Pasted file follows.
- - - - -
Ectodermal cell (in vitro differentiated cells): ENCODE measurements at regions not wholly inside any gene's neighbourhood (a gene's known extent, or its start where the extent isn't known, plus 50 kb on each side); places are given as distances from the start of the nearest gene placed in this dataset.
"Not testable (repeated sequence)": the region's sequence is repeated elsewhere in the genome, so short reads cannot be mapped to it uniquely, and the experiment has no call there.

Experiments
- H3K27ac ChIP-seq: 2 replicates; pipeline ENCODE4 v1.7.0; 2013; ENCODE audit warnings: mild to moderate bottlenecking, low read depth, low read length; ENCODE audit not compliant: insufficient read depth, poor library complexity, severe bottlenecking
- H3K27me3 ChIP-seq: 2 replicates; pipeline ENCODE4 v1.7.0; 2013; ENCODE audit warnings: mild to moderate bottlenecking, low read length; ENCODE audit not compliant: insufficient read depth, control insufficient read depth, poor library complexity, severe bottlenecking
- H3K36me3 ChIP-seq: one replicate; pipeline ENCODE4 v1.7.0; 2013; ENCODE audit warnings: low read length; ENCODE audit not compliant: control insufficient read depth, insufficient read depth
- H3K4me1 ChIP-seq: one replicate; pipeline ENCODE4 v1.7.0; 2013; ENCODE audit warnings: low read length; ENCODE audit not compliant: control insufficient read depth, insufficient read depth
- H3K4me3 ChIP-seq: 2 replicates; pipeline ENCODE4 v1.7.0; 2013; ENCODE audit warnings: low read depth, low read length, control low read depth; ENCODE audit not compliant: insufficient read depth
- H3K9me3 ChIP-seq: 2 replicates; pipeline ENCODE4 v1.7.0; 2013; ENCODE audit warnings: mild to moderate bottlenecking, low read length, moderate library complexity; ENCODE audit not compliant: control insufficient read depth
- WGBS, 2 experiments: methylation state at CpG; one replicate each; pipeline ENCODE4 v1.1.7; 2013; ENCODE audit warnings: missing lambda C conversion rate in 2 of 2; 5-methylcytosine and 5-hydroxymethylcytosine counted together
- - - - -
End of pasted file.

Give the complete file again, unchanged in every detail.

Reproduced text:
Ectodermal cell (in vitro differentiated cells): ENCODE measurements at regions not wholly inside any gene's neighbourhood (a gene's known extent, or its start where the extent isn't known, plus 50 kb on each side); places are given as distances from the start of the nearest gene placed in this dataset.
"Not testable (repeated sequence)": the region's sequence is repeated elsewhere in the genome, so short reads cannot be mapped to it uniquely, and the experiment has no call there.

Experiments
- H3K27ac ChIP-seq: 2 replicates; pipeline ENCODE4 v1.7.0; 2013; ENCODE audit warnings: mild to moderate bottlenecking, low read depth, low read length; ENCODE audit not compliant: insufficient read depth, poor library complexity, severe bottlenecking
- H3K27me3 ChIP-seq: 2 replicates; pipeline ENCODE4 v1.7.0; 2013; ENCODE audit warnings: mild to moderate bottlenecking, low read length; ENCODE audit not compliant: insufficient read depth, control insufficient read depth, poor library complexity, severe bottlenecking
- H3K36me3 ChIP-seq: one replicate; pipeline ENCODE4 v1.7.0; 2013; ENCODE audit warnings: low read length; ENCODE audit not compliant: control insufficient read depth, insufficient read depth
- H3K4me1 ChIP-seq: one replicate; pipeline ENCODE4 v1.7.0; 2013; ENCODE audit warnings: low read length; ENCODE audit not compliant: control insufficient read depth, insufficient read depth
- H3K4me3 ChIP-seq: 2 replicates; pipeline ENCODE4 v1.7.0; 2013; ENCODE audit warnings: low read depth, low read length, control low read depth; ENCODE audit not compliant: insufficient read depth
- H3K9me3 ChIP-seq: 2 replicates; pipeline ENCODE4 v1.7.0; 2013; ENCODE audit warnings: mild to moderate bottlenecking, low read length, moderate library complexity; ENCODE audit not compliant: control insufficient read depth
- WGBS, 2 experiments: methylation state at CpG; one replicate each; pipeline ENCODE4 v1.1.7; 2013; ENCODE audit warnings: missing lambda C conversion rate in 2 of 2; 5-methylcytosine and 5-hydroxymethylcytosine counted together